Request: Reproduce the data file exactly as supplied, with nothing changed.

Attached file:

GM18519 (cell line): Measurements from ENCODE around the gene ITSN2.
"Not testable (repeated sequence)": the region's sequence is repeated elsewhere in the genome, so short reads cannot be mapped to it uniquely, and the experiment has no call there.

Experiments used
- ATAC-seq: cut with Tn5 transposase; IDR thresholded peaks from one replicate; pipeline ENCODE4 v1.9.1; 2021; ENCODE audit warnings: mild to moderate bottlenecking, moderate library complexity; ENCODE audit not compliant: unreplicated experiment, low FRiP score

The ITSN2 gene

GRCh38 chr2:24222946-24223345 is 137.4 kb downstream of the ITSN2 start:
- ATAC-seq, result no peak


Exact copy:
GM18519 (cell line): Measurements from ENCODE around the gene ITSN2.
"Not testable (repeated sequence)": the region's sequence is repeated elsewhere in the genome, so short reads cannot be mapped to it uniquely, and the experiment has no call there.

Experiments used
- ATAC-seq: cut with Tn5 transposase; IDR thresholded peaks from one replicate; pipeline ENCODE4 v1.9.1; 2021; ENCODE audit warnings: mild to moderate bottlenecking, moderate library complexity; ENCODE audit not compliant: unreplicated experiment, low FRiP score

The ITSN2 gene

GRCh38 chr2:24222946-24223345 is 137.4 kb downstream of the ITSN2 start:
- ATAC-seq, result no peak